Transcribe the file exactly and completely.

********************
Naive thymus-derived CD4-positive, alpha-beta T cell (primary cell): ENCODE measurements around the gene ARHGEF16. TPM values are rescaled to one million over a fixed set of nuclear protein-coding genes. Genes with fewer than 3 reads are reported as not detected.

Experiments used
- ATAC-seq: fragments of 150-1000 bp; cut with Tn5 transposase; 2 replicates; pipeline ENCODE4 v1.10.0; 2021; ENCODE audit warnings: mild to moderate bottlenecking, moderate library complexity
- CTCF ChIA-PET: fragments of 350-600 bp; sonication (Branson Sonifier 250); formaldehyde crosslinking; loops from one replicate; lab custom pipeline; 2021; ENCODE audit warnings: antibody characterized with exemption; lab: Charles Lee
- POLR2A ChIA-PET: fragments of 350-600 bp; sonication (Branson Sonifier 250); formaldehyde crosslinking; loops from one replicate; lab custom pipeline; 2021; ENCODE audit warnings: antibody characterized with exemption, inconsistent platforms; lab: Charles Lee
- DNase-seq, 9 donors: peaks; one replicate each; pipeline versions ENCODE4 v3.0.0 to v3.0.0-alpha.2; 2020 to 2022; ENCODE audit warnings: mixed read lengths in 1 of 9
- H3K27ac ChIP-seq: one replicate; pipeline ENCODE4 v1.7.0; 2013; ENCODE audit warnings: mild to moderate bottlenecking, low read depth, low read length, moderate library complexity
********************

Naive thymus-derived CD4-positive, alpha-beta T cell (primary cell): ENCODE measurements around the gene ARHGEF16. TPM values are rescaled to one million over a fixed set of nuclear protein-coding genes. Genes with fewer than 3 reads are reported as not detected.

Experiments used
- ATAC-seq: fragments of 150-1000 bp; cut with Tn5 transposase; 2 replicates; pipeline ENCODE4 v1.10.0; 2021; ENCODE audit warnings: mild to moderate bottlenecking, moderate library complexity
- CTCF ChIA-PET: fragments of 350-600 bp; sonication (Branson Sonifier 250); formaldehyde crosslinking; loops from one replicate; lab custom pipeline; 2021; ENCODE audit warnings: antibody characterized with exemption; lab: Charles Lee
- POLR2A ChIA-PET: fragments of 350-600 bp; sonication (Branson Sonifier 250); formaldehyde crosslinking; loops from one replicate; lab custom pipeline; 2021; ENCODE audit warnings: antibody characterized with exemption, inconsistent platforms; lab: Charles Lee
- DNase-seq, 9 donors: peaks; one replicate each; pipeline versions ENCODE4 v3.0.0 to v3.0.0-alpha.2; 2020 to 2022; ENCODE audit warnings: mixed read lengths in 1 of 9
- H3K27ac ChIP-seq: one replicate; pipeline ENCODE4 v1.7.0; 2013; ENCODE audit warnings: mild to moderate bottlenecking, low read depth, low read length, moderate library complexity